Finally, you will need to file form HR1 with DBIS as soon as the statutory threshold is met across the business. We are aware of at least one instance where DBIS rejected a form which recorded multi-site redundancies. However, bearing in mind that the failure to file form HR1 is a criminal offence, we recommend taking a cautious approach.

Affected employees

The duty to inform and consult applies only in relation to "affected employees". These include the individuals in the redundancy pool as well as employees who are affected by measures related to the dismissal (e.g. change to working hours or methods). Very rarely does the duty apply in relation to the whole workforce.

As the statutory duties fall on "employers", consider whether it is in your interest to change your corporate structure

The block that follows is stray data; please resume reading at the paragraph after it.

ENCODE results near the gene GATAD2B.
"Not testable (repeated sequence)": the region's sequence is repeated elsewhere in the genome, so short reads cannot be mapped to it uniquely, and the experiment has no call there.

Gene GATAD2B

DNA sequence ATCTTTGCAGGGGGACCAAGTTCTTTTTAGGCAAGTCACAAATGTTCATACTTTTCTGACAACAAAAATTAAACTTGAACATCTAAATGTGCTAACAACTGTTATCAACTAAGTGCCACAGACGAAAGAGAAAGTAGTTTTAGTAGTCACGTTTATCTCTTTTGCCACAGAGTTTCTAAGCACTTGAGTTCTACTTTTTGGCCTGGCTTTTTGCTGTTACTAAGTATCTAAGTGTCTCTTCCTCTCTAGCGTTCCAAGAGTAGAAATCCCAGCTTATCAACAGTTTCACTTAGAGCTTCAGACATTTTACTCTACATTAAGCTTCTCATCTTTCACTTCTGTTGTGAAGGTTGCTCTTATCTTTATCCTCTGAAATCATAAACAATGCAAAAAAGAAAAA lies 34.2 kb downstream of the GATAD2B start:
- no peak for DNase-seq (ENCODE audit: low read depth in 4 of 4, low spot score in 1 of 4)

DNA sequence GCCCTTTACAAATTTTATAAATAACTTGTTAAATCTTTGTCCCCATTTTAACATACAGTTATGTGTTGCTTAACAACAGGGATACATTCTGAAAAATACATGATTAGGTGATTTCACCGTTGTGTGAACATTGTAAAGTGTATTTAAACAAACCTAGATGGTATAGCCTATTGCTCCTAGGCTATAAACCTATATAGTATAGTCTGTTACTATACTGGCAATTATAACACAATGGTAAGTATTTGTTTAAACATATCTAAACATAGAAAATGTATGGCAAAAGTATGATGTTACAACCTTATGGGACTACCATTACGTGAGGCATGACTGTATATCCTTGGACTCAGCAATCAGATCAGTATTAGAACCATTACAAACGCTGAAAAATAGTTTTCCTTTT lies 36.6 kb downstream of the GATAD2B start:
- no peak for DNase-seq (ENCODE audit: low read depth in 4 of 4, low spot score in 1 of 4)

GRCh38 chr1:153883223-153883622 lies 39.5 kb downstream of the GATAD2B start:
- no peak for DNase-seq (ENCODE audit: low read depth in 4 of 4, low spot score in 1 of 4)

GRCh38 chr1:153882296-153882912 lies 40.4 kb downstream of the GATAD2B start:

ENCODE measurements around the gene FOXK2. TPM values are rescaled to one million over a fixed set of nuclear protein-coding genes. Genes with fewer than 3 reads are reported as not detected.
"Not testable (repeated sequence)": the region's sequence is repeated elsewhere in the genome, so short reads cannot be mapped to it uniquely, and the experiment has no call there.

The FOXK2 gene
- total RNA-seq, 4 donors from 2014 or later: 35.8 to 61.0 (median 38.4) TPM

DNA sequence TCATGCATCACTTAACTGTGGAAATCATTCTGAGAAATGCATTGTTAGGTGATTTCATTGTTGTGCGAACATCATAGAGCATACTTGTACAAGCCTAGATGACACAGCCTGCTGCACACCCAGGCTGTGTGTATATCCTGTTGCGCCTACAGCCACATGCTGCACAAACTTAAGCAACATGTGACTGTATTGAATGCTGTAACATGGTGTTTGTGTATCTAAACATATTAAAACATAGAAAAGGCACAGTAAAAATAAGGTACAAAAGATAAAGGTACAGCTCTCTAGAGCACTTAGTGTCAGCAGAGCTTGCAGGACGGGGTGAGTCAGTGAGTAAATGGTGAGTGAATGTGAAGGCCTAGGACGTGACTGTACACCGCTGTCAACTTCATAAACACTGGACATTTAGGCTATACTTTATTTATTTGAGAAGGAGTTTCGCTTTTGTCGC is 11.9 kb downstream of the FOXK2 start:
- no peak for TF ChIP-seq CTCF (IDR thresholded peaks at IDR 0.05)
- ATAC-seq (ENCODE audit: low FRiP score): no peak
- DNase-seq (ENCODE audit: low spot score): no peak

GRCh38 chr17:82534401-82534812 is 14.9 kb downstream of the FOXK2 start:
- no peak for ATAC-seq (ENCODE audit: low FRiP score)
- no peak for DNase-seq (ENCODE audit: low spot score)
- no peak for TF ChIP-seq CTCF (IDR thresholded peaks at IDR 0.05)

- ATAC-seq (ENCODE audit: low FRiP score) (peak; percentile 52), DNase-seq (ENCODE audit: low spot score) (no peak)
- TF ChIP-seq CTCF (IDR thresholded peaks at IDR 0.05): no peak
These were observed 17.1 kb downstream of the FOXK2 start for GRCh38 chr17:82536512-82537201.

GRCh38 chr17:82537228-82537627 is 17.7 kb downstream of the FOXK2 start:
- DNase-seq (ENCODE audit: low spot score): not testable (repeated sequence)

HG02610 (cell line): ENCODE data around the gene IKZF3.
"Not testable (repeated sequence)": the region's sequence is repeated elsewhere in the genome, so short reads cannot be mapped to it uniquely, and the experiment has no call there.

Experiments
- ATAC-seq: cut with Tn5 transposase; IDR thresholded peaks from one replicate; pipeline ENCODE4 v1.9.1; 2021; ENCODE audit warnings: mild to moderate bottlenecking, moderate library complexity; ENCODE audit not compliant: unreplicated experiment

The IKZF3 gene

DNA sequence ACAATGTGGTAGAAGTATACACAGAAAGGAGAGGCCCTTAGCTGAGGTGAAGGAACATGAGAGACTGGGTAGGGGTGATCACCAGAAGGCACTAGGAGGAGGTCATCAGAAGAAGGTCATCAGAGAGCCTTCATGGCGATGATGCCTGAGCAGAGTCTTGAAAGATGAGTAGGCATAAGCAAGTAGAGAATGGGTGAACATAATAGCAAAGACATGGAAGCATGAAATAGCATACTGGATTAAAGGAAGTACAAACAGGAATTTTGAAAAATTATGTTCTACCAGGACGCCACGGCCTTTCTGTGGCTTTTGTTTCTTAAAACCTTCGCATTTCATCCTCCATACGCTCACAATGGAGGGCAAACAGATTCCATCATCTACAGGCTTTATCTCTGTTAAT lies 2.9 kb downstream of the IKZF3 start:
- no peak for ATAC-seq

The duty to inform and consult rests on an "employer". When the ECJ recently considered (Akavan) the Collective Redundancies Directive (on which the UK legislation is based) it regarded the employer to be the natural or legal person "who stands in an employment relationship" with the employees who may be made redundant. Further, the ECJ said that although the aim of the Collective Redundancies Directive is to protect employees, it does not restrict how groups decide to organise their business. This suggests that businesses which are divided into distinct employing entities may be treated as separate "employers" for the purpose of the legislation, so that the duty to inform and consult will only apply where each employer proposes 20+ redundancies.